According to a report by UBS, 70 percent of investors with more than $1 million in invest-able assets do not consider themselves wealthy. Mike Ryan, UBS, and CNBC’s Robert Frank, discuss the definition of wealthy.
They also note that those who have more than a million in savings continue to exhibit a stubborn preference for cash…which is a big annoyance for the investment sales crowd (including the UBS commentator in this clip)…”must get people to part with their cash…must get them to buy financial products”…
Fortunately some people have learned from their lessons of loss over the past 15 years of this secular bear. Several times bitten has made wise people shy on capital market risk today. And for very good reasons. With most investment assets now back at extreme valuations, the liquidity preference for cash is likely to continue until prices correct enough that value and investment odds become once more worth risking for.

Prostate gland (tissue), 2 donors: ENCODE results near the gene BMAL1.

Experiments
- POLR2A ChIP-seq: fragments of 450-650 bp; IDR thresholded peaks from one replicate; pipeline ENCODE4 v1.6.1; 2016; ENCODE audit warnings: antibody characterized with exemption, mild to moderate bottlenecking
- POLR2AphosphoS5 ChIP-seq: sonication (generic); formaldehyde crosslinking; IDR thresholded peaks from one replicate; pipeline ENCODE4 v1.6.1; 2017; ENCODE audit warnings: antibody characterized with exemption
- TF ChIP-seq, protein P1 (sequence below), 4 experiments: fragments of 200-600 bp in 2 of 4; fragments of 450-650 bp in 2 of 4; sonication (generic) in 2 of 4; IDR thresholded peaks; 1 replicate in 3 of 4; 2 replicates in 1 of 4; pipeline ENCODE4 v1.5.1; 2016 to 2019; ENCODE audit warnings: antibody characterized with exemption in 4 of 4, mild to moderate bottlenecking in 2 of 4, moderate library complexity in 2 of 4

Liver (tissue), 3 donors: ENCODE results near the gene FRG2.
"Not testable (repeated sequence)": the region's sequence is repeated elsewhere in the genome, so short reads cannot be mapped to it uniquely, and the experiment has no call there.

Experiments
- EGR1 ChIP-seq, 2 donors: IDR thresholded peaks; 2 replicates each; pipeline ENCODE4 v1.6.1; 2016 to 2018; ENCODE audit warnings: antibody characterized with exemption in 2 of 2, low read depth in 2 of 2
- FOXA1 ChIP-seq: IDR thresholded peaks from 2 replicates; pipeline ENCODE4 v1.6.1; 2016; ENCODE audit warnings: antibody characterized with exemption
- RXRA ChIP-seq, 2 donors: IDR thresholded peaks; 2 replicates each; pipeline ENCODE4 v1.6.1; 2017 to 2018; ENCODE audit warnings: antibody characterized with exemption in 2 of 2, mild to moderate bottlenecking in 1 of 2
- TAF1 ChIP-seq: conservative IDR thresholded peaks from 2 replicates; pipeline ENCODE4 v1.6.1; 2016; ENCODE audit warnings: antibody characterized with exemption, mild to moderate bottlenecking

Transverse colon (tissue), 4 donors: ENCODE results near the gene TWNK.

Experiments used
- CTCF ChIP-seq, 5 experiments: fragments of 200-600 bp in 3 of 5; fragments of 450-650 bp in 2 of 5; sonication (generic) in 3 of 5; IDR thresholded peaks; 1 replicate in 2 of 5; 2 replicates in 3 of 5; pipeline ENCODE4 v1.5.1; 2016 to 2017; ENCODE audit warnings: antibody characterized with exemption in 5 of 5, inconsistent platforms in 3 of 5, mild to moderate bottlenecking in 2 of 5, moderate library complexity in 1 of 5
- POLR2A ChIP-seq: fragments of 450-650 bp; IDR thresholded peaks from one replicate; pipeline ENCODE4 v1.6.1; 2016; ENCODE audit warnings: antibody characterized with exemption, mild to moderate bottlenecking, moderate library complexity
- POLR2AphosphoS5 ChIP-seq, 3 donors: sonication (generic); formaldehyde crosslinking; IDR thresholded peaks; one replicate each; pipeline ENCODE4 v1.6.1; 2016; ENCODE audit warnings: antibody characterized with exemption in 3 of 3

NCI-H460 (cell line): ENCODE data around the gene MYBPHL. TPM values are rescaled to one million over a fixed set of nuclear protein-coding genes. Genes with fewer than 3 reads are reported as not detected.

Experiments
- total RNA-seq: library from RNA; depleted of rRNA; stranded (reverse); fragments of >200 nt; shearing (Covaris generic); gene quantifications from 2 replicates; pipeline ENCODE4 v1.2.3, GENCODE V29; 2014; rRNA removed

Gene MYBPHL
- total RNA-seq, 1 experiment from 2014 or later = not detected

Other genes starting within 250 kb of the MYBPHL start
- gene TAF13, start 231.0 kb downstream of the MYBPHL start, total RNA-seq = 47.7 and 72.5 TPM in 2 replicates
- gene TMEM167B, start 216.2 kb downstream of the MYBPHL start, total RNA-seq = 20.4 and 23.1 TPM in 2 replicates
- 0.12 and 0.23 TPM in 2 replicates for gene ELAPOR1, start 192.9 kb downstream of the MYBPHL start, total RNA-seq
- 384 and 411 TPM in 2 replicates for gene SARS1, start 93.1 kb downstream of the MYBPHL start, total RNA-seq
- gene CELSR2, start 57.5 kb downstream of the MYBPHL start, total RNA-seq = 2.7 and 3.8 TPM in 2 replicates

Yet being wealthy doesn’t just mean having millions in investments or assets. It means having plenty of cash on hand to handle any expense. Driven by the bad memories of the crisis, when many of the so-called wealthy were caught short of cash, investors currently have an average of 23 percent of their overall asset allocation in cash or equivalents. That’s the highest number since at least 2010. Here is a direct video link.